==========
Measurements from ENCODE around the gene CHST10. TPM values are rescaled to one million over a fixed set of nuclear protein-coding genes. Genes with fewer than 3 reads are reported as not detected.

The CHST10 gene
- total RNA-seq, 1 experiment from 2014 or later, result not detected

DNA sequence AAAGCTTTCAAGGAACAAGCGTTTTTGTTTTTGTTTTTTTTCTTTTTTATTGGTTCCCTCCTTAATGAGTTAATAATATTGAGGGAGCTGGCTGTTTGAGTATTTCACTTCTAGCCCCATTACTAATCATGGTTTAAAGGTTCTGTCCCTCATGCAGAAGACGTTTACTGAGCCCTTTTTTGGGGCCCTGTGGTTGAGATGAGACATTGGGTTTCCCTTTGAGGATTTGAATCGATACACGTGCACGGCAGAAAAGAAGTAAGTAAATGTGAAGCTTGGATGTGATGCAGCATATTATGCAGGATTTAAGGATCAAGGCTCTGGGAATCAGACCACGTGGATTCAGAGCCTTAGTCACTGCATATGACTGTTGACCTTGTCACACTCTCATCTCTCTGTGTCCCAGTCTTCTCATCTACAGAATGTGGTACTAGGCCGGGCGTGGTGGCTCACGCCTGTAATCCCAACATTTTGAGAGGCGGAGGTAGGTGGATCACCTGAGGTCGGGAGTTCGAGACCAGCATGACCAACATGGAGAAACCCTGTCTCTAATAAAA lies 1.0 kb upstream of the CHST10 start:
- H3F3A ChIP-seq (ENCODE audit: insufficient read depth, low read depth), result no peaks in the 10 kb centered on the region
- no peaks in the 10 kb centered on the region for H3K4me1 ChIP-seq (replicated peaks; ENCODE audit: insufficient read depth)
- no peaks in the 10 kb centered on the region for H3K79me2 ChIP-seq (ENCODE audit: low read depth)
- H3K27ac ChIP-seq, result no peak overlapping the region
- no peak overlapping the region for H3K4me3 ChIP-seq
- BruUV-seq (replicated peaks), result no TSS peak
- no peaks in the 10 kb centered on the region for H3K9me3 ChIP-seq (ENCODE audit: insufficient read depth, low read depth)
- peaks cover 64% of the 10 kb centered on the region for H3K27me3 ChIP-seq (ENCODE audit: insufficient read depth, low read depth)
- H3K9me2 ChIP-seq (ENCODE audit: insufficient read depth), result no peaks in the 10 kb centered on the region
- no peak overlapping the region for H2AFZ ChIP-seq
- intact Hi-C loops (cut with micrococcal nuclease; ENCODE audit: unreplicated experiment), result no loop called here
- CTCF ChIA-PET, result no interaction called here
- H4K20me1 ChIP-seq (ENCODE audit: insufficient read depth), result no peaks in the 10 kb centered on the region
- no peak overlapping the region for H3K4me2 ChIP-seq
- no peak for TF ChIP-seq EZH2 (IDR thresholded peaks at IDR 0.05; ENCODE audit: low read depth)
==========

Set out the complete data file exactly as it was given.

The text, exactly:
Measurements from ENCODE around the gene CHST10. TPM values are rescaled to one million over a fixed set of nuclear protein-coding genes. Genes with fewer than 3 reads are reported as not detected.

The CHST10 gene
- total RNA-seq, 1 experiment from 2014 or later, result not detected

DNA sequence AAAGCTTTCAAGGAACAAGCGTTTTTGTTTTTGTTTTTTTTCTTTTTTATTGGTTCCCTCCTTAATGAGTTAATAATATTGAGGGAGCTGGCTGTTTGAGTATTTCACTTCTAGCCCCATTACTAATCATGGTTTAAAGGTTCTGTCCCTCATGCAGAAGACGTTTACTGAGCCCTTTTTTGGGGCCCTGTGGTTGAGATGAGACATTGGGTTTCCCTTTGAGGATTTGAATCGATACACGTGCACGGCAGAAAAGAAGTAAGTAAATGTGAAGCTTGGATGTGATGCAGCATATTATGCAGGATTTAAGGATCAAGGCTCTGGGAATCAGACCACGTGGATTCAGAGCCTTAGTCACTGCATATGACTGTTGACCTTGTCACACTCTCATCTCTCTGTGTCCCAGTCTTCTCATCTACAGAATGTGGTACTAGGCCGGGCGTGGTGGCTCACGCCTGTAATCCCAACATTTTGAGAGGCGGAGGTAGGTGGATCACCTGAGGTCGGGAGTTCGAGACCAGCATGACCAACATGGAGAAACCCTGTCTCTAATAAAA lies 1.0 kb upstream of the CHST10 start:
- H3F3A ChIP-seq (ENCODE audit: insufficient read depth, low read depth), result no peaks in the 10 kb centered on the region
- no peaks in the 10 kb centered on the region for H3K4me1 ChIP-seq (replicated peaks; ENCODE audit: insufficient read depth)
- no peaks in the 10 kb centered on the region for H3K79me2 ChIP-seq (ENCODE audit: low read depth)
- H3K27ac ChIP-seq, result no peak overlapping the region
- no peak overlapping the region for H3K4me3 ChIP-seq
- BruUV-seq (replicated peaks), result no TSS peak
- no peaks in the 10 kb centered on the region for H3K9me3 ChIP-seq (ENCODE audit: insufficient read depth, low read depth)
- peaks cover 64% of the 10 kb centered on the region for H3K27me3 ChIP-seq (ENCODE audit: insufficient read depth, low read depth)
- H3K9me2 ChIP-seq (ENCODE audit: insufficient read depth), result no peaks in the 10 kb centered on the region
- no peak overlapping the region for H2AFZ ChIP-seq
- intact Hi-C loops (cut with micrococcal nuclease; ENCODE audit: unreplicated experiment), result no loop called here
- CTCF ChIA-PET, result no interaction called here
- H4K20me1 ChIP-seq (ENCODE audit: insufficient read depth), result no peaks in the 10 kb centered on the region
- no peak overlapping the region for H3K4me2 ChIP-seq
- no peak for TF ChIP-seq EZH2 (IDR thresholded peaks at IDR 0.05; ENCODE audit: low read depth)